Cardiotocography: Is it universal? Should it be?

We wouldn’t counsel medical professionals on patient management, but you’ll have heard differences of opinion on the utility of CTG. Just to make you aware, if you haven’t been following, that there is disillusion with the overall concept (except in emergencies), but most people concede that at least it’s a tool that can be used, and that’s better than nothing. Doctors and midwives surveyed generally approve of it, but they have reservations. There are recent review articles that try to sum up clinical opinion, looking for consensus. Broadly speaking, the received wisdom these days is that CTG is at its most appropriate during labor. 

Recent correspondence in the British Medical Journal took a look at the methodology in the now-famous ‘INFANT’ study, which popular opinion considers rather damning of CTG in general. The author points out that the trial didn’t test CTG versus intermittent or no auscultation, and it had a flaw in how it handled learning in the control group. (The argument went that some clinicians have a better natural ability to read patterns.) What the INFANT trial did show was that lack of improvement in perinatal outcomes was down to management decisions, not failure to see heart rate abnormalities. So the real issue in CTG is not about CTG. Perhaps there are too many confusing false positives, or maybe there’s alarm fatigue.

There’s no such thing as a perfect study. The author continues by noting that there are frequently flaws like variations in design and interpretation frameworks, and there are distortions from intervention effect, and so on. CTG reliability is one of those things that doesn’t respond very well to statistics. The technique undeniably saves lives sometimes, when the readings are glaring. And CTG does correspond, whether that’s good or bad, with raised caesarean rates. The fact is, it’s hard to know, beyond this, exactly what its impact on the clinical landscape is. And it’s just as hard to imagine what non-invasive monitoring system could replace it.

What’s interesting is that the crisis of confidence in CTG that everyone is talking about corresponds with the big change in categorization of FHR decelerations that arose in 2007. Suddenly maternity units were calling lots more CTGs suspicious or pathological. Maybe the real fight is over changed pattern-recognition. Said another way, maybe proper CTG use is an art, not a technical skill. This was the substance of one of the studies on midwives’ and doctors’ attitudes towards CTG in labor wards since then. It was a small, semi-structured interview survey in Northern Ireland, using an assessment tool validated back in 2001. 72.5% (n = 29) of respondents viewed CTG technology positively, and 87.5% (n = 25) felt confident about their ability to interpret tracings. (60.0%, n = 24) were happy with their training so far. But their free-text answers revealed a number of professional concerns. They were of the opinion that this technology might be deskilling staff. They therefore felt that there was a need to train in alternatives to CTG.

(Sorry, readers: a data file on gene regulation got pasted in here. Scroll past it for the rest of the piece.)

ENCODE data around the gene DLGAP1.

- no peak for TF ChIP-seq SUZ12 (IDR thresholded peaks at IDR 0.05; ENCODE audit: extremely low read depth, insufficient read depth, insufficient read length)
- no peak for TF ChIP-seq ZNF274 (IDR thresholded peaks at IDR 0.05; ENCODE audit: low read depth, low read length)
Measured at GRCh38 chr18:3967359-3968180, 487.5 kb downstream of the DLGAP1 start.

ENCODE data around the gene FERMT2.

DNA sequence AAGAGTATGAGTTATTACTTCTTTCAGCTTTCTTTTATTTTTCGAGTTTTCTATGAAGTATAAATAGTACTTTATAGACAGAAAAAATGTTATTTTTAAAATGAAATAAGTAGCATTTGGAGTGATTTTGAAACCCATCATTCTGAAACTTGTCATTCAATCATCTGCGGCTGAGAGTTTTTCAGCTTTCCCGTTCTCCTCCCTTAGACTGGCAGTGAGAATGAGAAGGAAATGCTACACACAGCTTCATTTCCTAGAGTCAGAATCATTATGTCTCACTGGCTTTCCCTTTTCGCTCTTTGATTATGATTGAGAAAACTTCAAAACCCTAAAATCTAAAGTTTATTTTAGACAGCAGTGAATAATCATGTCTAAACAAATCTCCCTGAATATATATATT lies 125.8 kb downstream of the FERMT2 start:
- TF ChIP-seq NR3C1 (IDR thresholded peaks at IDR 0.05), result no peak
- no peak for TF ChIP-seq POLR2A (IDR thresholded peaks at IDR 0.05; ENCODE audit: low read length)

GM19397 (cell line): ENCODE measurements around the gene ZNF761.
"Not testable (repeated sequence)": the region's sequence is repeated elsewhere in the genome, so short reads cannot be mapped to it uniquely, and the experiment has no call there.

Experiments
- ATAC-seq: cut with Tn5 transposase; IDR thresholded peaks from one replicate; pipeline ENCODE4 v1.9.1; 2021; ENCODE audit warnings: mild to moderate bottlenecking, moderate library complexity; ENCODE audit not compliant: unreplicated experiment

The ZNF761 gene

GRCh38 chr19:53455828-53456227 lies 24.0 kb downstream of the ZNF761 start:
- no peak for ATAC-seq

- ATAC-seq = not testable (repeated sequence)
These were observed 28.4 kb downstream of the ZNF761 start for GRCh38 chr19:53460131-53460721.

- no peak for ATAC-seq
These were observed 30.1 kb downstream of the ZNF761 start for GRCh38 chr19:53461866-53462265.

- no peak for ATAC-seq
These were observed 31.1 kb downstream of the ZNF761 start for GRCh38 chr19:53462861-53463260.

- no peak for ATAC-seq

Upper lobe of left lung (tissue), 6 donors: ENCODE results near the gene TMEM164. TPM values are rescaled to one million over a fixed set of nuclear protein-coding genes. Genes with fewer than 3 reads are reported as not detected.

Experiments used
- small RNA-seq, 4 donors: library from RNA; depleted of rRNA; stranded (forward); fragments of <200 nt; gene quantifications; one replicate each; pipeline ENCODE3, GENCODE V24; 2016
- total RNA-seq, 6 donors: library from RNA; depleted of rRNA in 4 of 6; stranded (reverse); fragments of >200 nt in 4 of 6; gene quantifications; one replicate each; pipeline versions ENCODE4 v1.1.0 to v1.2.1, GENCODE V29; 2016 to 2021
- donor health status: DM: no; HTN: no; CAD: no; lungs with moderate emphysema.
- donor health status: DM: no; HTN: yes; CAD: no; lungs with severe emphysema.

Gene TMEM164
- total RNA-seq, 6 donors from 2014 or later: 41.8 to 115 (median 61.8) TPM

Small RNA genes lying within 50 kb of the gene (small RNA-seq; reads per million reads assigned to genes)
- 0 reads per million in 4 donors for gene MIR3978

But how to use CTG? When? New studies and review articles have emerged. One of them, with the subtitle, ‘boon or bane?’ undertook a couple years ago to assess the correlation between CTG findings, intraoperative findings, and perinatal outcomes in emergency caesarians. They were looking ultimately for predictive power in CTG for fetal distress. They noted at the outset that electronic fetal monitoring in general has become ever more common. They found, where N=271, that 90.5% of the women with suspicious and pathological CTGs had at least one peri-operative finding that might cause fetal distress or a CTG abnormality. About a third (33.7%) with abnormal CTG had normal peri-operative findings and good neonatal outcomes. Sensitivity, specificity, positive predictive value and negative predictive value of CTG for prediction of an abnormal perinatal outcome were 90.5, 66.3, 44.9, and 95.8. Conclusion? Screen with CTG only during labor. Why? Because normal CTG is more predictive of normal outcomes than abnormal CTG is of abnormal outcomes.

So the consensus is that you should be ready to use something. Which machine you use for CTG is largely a matter of what features you and your staff like. If you’re shopping with us, you might have a look at the Edan F6.

It’s got a 3-year manufacturer’s warranty, and it’s suitable for office and delivery room use. It supports American and international standards. You can get it with an optional wireless module, for the sake of portability. Maternal parameters are ECG, HR/PR, NIBP, SpO2, and temperature. 

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